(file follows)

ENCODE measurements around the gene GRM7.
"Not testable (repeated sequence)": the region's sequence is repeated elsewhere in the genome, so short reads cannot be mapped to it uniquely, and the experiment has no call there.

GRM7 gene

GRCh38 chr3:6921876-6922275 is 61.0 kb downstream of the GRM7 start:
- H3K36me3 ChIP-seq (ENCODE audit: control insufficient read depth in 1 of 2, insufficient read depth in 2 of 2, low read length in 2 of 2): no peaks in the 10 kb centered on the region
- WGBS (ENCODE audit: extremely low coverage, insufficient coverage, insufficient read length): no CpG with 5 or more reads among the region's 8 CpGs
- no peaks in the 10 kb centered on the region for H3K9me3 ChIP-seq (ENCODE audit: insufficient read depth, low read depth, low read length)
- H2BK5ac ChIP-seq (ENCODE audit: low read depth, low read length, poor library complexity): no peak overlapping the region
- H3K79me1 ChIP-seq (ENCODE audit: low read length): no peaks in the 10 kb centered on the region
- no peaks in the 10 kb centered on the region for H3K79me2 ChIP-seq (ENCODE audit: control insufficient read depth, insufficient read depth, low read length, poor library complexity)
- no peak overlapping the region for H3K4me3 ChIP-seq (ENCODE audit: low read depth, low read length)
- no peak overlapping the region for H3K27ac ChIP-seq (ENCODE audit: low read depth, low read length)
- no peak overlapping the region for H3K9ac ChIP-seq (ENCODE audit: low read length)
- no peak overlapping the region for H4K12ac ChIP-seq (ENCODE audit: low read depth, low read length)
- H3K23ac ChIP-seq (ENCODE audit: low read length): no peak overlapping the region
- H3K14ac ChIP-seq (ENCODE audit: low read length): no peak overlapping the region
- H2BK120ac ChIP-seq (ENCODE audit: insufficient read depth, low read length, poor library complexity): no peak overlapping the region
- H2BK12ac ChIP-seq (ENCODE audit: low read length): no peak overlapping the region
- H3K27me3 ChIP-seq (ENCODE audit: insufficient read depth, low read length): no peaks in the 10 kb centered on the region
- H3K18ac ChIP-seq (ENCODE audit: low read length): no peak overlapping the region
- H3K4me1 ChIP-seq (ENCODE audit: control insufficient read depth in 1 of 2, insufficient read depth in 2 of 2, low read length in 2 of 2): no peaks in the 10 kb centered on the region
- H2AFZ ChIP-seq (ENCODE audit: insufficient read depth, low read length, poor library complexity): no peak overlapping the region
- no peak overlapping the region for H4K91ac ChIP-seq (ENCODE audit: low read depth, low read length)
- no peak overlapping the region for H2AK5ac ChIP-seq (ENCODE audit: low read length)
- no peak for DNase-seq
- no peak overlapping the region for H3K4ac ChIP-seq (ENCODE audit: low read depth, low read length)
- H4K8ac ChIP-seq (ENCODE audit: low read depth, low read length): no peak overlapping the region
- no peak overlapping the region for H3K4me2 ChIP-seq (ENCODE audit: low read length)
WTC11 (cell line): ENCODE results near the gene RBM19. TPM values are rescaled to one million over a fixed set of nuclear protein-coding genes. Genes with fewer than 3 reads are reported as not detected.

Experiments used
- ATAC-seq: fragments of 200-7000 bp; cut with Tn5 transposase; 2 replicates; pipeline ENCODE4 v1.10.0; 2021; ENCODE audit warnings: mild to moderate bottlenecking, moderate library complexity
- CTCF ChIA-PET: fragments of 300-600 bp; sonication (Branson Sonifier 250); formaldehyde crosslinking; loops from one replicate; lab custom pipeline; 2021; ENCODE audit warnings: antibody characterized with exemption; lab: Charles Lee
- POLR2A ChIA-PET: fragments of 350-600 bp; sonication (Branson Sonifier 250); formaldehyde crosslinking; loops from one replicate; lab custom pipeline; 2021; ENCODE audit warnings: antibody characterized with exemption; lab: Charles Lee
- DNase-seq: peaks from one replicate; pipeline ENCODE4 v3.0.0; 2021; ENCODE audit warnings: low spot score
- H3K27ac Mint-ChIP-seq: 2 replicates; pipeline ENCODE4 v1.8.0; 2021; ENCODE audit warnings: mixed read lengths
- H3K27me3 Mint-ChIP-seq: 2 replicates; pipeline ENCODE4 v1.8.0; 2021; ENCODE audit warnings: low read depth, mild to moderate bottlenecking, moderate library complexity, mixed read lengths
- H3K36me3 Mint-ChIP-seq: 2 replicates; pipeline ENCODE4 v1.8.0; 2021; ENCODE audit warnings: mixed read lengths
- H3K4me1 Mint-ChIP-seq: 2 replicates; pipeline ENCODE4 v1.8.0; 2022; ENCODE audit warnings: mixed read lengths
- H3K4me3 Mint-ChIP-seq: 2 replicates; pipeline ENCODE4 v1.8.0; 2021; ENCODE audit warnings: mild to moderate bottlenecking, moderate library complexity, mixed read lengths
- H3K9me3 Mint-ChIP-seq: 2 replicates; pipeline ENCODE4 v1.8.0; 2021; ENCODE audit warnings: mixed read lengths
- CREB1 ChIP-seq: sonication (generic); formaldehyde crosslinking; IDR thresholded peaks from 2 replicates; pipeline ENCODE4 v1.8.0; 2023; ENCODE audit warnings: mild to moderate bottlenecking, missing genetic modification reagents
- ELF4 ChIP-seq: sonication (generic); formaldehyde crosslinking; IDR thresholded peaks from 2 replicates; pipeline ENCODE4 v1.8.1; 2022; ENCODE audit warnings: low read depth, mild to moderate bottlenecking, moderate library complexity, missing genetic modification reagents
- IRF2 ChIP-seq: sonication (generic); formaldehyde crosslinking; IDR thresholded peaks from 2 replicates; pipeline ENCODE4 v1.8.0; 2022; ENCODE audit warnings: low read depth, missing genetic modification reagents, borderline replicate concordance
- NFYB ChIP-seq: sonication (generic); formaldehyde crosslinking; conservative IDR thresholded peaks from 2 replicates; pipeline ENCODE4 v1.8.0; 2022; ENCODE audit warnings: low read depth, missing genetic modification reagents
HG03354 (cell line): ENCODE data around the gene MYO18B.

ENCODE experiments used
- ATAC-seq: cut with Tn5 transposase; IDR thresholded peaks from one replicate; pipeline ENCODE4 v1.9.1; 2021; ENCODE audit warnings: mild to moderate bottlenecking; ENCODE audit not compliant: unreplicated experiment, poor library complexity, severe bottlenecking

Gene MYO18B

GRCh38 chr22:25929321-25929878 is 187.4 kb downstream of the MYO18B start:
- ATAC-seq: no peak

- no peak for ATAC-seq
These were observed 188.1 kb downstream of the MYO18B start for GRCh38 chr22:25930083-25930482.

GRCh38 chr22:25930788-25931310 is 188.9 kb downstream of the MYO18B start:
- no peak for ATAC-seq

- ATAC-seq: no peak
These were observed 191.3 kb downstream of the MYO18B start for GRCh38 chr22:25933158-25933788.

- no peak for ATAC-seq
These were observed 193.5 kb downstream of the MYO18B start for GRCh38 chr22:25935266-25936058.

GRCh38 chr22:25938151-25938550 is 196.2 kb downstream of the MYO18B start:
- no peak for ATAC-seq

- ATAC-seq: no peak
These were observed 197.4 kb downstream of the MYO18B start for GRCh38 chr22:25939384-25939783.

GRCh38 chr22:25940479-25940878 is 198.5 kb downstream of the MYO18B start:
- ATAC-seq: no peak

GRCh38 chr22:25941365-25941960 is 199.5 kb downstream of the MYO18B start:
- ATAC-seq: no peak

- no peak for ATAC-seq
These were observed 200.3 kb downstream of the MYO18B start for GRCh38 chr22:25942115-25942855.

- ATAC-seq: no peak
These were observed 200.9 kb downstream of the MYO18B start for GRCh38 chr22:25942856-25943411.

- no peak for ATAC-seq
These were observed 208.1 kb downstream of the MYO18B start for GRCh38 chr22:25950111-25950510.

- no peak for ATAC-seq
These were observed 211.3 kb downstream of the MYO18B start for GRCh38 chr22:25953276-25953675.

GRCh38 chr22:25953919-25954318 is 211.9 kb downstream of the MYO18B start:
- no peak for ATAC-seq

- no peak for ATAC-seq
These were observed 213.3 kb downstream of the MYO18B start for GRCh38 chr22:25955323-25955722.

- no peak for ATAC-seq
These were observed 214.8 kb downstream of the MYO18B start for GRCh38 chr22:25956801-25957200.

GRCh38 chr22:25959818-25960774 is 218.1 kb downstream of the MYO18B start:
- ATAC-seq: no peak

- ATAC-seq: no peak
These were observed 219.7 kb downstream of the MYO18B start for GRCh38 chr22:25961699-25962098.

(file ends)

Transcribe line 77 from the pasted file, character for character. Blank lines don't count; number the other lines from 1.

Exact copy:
- no peak for ATAC-seq